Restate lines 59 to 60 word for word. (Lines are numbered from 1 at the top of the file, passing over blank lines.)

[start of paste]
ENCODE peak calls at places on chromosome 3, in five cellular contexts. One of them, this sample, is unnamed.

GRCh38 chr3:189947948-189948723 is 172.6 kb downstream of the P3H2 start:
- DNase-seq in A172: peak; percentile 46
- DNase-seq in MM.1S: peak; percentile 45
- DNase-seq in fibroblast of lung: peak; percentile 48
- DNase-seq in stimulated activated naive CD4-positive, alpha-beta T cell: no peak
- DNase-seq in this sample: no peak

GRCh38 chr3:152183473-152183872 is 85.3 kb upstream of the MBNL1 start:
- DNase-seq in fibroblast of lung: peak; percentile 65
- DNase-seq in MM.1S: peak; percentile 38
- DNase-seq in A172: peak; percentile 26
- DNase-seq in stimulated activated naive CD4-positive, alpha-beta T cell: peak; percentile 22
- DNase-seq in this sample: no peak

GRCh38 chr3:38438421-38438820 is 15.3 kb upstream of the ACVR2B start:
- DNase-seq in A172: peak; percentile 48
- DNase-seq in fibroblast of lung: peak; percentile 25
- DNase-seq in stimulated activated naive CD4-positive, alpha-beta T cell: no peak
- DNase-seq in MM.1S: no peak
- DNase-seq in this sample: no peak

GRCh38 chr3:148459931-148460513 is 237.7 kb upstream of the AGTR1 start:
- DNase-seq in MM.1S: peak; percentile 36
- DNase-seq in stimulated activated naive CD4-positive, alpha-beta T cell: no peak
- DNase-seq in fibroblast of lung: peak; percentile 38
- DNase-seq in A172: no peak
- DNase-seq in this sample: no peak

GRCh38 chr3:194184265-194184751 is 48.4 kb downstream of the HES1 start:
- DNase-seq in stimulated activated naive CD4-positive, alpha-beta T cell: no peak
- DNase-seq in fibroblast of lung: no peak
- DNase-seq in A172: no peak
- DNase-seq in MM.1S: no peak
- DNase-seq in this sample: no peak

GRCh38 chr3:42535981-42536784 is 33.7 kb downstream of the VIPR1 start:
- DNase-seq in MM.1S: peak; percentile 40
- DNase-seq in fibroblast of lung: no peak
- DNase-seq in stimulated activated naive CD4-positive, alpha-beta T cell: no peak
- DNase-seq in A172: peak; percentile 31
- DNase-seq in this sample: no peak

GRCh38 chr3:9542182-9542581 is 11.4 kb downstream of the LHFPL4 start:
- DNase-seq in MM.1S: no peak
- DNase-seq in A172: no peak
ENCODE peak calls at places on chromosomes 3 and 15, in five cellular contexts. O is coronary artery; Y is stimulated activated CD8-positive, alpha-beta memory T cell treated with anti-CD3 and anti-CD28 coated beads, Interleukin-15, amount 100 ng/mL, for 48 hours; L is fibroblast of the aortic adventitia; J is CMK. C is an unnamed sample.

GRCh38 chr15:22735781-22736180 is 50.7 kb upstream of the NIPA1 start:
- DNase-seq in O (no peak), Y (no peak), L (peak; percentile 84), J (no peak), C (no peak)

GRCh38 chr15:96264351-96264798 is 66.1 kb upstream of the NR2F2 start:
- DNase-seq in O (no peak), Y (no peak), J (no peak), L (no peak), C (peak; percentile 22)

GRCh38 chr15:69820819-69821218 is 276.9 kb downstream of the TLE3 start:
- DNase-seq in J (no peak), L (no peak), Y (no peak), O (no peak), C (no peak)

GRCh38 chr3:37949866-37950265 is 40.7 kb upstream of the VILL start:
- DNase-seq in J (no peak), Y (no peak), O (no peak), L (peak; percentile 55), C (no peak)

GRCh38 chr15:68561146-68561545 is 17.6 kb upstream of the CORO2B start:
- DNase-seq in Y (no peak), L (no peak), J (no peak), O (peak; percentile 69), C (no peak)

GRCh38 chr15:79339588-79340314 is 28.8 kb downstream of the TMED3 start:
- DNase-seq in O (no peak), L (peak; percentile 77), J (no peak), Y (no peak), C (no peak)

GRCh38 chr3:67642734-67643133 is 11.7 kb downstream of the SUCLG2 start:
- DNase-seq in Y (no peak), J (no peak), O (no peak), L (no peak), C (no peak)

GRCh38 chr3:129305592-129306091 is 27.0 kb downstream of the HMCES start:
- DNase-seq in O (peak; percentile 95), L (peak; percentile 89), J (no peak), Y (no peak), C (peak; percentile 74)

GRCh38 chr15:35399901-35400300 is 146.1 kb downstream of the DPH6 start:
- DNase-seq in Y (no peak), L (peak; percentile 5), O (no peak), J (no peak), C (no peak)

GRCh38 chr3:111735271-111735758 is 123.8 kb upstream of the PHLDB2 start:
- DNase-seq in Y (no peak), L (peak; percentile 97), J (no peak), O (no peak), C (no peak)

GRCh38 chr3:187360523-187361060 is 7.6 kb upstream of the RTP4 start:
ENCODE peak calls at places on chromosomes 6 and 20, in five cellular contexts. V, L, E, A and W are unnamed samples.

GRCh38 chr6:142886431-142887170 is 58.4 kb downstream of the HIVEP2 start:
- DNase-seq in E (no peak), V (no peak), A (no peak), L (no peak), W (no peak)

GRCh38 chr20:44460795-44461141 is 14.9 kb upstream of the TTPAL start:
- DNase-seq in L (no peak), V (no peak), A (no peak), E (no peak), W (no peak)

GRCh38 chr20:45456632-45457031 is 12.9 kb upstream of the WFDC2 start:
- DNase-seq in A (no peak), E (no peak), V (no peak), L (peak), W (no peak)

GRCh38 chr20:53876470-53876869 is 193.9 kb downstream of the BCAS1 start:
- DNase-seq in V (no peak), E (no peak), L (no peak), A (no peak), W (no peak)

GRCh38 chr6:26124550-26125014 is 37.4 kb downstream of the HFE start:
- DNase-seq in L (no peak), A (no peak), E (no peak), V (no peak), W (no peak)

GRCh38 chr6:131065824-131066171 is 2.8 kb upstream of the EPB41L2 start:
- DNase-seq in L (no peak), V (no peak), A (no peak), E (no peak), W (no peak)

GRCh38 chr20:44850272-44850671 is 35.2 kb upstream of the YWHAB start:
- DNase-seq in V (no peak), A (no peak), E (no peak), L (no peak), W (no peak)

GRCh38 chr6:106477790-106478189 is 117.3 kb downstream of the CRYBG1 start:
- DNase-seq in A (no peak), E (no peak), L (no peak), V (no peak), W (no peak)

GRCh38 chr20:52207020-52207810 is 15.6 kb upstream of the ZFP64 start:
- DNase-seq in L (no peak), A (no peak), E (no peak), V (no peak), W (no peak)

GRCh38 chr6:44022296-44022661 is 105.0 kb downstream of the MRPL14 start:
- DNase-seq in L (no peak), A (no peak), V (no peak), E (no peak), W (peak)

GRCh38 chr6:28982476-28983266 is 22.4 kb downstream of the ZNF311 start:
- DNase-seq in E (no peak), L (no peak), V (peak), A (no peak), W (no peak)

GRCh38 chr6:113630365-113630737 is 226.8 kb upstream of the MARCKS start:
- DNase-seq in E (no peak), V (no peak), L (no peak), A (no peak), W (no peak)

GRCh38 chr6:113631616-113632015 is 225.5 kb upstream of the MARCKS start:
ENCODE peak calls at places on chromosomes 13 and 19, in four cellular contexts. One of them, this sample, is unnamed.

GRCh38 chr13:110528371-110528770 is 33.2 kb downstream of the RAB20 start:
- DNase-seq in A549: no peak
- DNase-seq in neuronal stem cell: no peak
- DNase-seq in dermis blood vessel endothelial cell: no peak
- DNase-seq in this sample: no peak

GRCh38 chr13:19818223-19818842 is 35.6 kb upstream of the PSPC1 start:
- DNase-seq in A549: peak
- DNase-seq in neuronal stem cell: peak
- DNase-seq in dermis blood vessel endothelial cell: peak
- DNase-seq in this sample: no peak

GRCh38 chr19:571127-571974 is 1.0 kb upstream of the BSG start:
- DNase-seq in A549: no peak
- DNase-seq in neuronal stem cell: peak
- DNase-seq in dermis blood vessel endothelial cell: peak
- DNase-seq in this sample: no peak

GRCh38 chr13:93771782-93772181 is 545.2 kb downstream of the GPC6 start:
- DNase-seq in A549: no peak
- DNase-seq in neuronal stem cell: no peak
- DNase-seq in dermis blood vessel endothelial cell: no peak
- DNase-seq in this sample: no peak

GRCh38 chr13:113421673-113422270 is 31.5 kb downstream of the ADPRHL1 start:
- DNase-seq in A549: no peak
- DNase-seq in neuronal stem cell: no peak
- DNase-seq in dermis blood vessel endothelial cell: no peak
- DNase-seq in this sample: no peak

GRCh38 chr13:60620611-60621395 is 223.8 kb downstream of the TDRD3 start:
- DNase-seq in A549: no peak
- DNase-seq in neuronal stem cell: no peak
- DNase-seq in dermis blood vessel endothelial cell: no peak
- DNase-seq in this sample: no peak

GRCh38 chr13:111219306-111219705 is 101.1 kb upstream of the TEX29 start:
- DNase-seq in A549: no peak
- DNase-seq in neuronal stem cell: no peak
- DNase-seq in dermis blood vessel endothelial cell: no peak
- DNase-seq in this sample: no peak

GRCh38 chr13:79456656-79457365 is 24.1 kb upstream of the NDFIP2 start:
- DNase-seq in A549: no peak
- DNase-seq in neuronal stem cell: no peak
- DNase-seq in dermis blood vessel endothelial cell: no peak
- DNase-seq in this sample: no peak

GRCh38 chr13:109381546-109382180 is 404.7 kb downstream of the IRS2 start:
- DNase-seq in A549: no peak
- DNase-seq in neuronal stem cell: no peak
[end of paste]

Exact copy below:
- DNase-seq in Y (no peak), L (peak; percentile 5), O (no peak), J (no peak), C (no peak)

GRCh38 chr3:111735271-111735758 is 123.8 kb upstream of the PHLDB2 start: